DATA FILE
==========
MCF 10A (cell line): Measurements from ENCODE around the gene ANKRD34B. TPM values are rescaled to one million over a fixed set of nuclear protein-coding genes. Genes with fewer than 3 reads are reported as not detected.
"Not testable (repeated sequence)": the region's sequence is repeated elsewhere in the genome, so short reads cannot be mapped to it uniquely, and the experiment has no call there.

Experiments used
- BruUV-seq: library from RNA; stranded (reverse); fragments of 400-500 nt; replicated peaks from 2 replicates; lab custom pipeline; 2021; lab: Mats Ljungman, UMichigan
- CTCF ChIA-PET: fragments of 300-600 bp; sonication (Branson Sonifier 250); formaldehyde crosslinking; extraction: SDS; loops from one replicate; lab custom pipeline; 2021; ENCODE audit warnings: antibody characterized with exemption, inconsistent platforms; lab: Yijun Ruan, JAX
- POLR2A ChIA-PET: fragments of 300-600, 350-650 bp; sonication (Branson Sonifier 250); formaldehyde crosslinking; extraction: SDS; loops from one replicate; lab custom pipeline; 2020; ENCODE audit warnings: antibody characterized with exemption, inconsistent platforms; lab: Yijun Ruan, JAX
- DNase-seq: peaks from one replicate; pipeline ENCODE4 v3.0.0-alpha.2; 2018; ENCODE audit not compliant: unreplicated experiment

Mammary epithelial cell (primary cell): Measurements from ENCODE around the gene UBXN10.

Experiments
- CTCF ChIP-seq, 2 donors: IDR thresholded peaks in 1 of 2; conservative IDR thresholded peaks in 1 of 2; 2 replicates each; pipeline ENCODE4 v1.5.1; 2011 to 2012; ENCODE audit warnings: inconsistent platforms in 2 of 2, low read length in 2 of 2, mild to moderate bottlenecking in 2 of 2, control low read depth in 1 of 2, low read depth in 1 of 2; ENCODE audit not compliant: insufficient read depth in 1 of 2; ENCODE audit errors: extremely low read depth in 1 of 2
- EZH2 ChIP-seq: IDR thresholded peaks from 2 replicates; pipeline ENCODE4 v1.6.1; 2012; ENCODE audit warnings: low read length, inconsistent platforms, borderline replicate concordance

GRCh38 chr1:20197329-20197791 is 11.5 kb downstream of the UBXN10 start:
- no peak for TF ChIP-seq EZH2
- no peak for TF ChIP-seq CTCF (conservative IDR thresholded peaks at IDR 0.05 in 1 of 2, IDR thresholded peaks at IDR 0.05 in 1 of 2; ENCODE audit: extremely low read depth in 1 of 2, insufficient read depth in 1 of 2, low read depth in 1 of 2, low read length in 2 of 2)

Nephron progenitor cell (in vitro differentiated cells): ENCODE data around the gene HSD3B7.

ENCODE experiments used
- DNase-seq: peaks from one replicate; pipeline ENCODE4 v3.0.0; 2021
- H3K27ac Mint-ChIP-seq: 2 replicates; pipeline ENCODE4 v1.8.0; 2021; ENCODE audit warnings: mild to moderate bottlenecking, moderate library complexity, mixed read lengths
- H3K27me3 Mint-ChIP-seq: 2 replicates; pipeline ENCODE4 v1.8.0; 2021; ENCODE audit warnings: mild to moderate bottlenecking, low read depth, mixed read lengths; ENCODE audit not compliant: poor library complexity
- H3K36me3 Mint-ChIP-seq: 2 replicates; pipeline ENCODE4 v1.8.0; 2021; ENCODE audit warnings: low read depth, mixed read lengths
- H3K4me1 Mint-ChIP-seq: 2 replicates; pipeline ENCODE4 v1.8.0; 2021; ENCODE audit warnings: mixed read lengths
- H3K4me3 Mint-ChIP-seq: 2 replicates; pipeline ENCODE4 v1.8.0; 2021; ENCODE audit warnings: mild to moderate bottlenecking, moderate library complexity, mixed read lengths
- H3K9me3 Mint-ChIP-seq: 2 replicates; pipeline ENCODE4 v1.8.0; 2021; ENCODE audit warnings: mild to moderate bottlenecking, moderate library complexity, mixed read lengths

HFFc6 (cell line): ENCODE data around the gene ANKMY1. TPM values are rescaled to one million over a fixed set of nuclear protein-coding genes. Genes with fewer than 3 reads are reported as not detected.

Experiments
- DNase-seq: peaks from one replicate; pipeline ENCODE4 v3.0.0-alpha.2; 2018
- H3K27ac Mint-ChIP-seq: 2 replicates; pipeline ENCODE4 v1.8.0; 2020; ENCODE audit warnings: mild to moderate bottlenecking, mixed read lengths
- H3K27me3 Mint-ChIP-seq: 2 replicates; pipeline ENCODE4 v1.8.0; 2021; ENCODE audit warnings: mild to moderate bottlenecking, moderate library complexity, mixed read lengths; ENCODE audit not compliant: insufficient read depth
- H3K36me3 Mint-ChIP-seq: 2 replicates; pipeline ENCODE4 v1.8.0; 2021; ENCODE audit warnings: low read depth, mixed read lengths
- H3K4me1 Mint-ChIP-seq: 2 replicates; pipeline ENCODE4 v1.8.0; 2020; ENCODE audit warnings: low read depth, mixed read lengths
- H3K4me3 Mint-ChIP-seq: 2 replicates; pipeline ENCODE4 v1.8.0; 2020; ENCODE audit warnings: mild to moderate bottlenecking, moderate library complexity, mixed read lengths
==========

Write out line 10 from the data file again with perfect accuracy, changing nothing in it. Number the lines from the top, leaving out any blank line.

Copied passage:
- CTCF ChIP-seq, 2 donors: IDR thresholded peaks in 1 of 2; conservative IDR thresholded peaks in 1 of 2; 2 replicates each; pipeline ENCODE4 v1.5.1; 2011 to 2012; ENCODE audit warnings: inconsistent platforms in 2 of 2, low read length in 2 of 2, mild to moderate bottlenecking in 2 of 2, control low read depth in 1 of 2, low read depth in 1 of 2; ENCODE audit not compliant: insufficient read depth in 1 of 2; ENCODE audit errors: extremely low read depth in 1 of 2